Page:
Our new butter churn is a beautiful and practical object that respects its American heritage. We knew that design integrity would be essential—a compelling yet highly functional look, honest engineering and solid materials. Pick up the churn and feel how substantial it is. And that’s exactly the point.
When we set out to build this churn, we were guided by the belief that quality matters.
Kristin wanted to create a classic that could be enjoyed by generations, so the design had to be durable. We wanted to use simple, classic industrial shapes that would not look dated after a few years. The design had to be suitable for manufacturing in small product runs. It took a long time to find the right partners in America and overseas to machine the steel shafts, cast the frame and crank arm, mold the lid, dome and paddle, blow the glass jar and mill the wooden grip.
Using custom-made precision parts and premium industrial hardware, we assemble the churns by hand in our workshop in Connecticut. We paid close attention to the materials used in the design: hardwood, glass, stainless steel, bronze, aluminum, chrome, technical alloys and premium, food-compliant plastic resins.
The result is a highly effective machine, pleasing to the eye and hand. Nothing is hidden; everything is transparent. The shape, weight and texture of each part indicate how it is manufactured and what purpose it serves.
The power train, for instance, is built around the precision gears from Germany. For effective power transmission, the gears and shafts need to be tightly aligned, and the bearings must not not allow for too much play. The bronze bushings are self- lubricating, using food-grade oil.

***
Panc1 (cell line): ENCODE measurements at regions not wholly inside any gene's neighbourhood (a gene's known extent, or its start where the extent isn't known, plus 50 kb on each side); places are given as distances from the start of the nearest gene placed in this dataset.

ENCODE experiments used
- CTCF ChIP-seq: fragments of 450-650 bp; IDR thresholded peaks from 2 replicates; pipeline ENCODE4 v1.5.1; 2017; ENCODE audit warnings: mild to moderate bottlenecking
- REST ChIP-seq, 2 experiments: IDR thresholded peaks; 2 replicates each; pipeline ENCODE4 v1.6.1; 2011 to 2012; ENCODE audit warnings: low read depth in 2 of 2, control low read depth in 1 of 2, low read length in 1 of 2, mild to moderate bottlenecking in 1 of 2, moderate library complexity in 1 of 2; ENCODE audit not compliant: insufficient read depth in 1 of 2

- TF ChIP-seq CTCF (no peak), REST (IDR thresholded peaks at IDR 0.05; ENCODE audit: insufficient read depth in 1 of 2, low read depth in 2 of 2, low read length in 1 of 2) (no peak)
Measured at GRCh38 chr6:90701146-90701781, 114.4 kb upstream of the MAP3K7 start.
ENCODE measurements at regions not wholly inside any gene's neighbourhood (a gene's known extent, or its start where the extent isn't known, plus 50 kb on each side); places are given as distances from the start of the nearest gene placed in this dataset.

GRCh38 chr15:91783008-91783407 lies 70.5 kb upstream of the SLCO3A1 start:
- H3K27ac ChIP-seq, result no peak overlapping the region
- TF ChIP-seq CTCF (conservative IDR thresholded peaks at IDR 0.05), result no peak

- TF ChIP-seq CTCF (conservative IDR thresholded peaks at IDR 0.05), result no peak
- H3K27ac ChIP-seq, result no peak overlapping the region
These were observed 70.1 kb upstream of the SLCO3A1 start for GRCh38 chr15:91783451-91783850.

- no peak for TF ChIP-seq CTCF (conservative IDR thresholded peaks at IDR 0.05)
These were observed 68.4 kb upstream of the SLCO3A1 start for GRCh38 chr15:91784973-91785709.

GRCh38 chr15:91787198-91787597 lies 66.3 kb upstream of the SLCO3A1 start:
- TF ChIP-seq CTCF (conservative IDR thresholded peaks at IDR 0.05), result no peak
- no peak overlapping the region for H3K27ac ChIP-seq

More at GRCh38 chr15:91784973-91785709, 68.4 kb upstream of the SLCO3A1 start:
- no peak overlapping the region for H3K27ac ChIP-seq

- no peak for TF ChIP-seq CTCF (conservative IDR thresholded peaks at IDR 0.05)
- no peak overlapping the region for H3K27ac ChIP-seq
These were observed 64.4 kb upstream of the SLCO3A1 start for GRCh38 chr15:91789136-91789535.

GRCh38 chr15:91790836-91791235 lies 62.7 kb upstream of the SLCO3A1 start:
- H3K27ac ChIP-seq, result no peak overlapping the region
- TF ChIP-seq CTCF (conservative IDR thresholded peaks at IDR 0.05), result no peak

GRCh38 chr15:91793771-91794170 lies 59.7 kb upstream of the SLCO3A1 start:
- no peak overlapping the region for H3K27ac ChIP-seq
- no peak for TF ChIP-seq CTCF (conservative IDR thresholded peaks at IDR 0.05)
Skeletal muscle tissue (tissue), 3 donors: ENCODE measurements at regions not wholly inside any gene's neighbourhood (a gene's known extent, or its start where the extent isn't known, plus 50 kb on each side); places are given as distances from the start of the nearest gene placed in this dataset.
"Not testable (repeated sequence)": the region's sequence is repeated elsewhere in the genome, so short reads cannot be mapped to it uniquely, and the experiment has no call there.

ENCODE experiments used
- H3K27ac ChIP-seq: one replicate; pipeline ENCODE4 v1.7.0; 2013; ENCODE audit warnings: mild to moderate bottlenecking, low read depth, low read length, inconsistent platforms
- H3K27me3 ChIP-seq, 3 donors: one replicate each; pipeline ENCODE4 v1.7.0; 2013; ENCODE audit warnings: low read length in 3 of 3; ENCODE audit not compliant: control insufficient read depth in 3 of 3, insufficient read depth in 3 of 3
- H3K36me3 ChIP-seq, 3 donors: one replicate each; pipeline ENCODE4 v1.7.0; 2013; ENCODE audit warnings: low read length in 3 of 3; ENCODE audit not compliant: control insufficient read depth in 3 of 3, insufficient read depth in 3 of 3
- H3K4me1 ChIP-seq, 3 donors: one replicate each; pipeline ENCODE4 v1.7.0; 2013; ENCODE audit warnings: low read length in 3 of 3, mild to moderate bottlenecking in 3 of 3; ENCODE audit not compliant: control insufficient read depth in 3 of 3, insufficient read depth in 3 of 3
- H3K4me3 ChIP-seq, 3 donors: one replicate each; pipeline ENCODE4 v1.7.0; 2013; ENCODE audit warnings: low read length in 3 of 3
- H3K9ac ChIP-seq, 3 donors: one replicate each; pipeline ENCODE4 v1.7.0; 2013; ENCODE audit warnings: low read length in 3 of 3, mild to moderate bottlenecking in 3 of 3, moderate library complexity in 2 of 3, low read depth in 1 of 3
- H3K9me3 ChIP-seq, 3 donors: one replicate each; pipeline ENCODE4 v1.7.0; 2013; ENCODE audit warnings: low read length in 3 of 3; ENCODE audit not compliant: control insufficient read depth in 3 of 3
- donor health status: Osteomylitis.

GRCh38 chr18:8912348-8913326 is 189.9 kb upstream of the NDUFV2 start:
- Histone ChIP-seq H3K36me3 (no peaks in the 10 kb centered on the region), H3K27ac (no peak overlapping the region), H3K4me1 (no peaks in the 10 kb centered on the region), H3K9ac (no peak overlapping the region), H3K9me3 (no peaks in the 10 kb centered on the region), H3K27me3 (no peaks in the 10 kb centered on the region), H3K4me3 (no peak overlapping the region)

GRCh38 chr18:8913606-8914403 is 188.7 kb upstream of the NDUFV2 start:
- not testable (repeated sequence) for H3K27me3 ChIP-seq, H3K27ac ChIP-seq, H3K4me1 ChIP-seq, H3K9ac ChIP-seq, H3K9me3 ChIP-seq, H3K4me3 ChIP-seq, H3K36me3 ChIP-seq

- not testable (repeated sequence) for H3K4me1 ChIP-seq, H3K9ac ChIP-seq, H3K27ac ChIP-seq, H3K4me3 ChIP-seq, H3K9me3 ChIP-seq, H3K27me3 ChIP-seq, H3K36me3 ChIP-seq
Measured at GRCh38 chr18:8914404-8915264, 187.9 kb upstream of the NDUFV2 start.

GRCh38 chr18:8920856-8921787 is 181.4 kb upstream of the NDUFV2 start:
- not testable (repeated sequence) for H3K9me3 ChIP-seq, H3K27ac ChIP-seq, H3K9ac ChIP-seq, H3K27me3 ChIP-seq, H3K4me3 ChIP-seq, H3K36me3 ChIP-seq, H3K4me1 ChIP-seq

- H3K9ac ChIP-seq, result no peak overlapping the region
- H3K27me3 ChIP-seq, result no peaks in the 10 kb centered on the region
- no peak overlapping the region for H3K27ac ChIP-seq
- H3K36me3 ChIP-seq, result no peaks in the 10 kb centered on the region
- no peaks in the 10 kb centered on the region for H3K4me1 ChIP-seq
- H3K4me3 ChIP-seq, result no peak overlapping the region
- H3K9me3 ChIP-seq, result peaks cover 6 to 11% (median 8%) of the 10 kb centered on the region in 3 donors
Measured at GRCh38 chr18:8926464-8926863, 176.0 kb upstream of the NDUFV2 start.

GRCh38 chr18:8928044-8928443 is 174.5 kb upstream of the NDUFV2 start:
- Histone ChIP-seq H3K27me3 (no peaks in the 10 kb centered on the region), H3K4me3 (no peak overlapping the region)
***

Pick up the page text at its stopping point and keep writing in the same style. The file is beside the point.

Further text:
The churn can be field-stripped and rebuilt with simple tools, which makes it easy to maintain. This is straight- forward, but it can only be achieved with quality parts. The design of the churn aims to preserve the honesty of traditional manufacturing.
When you are making your own butter, you are creating something exquisite. This deserves a well-made tool.
When we make butter by hand, we discover that it matters where our cream comes from. When we care about what we eat, we are encouraged to reconnect with the land. The future of food will be shaped by our attitudes towards farm animals. Consider the cow!
For traditional peoples around the world, raising cattle was a way of life. Cows were a source of sustenance and wealth. Entire cultures emerged as populations in bronze-age Europe developed the ability to digest milk. Think about the relationship of early people with their cattle. Imagine how they must have marveled at the miracle of a cow turning grass into milk, and milk becoming butter and cheese.
In Irish bogs, archeologists have found ancient sacrifices of butter. From the mythologies of Egypt, India and Greece, all the way north to the mist-shrouded sagas of Iceland, the image of the divine, nurturing cow is deeply embedded in human history. Our own family's roots are in Switzerland, Scandinavia and the British Isles. Cattle enabled our ancestors to settle on land that was too harsh to sustain intensive agriculture.
In a similar pattern, early European settlers in North America relied on countless small family farms, often with a single cow that produced enough milk to support the family. Making butter was a means to store the nutritional value of the milk. Before World War II, the hand-powered glass churn was an icon of self-sufficiency on farms around the country.
The Churncraft butter churn revives this heritage. It allows us to explore the future of food in America by honoring an ancient way of life.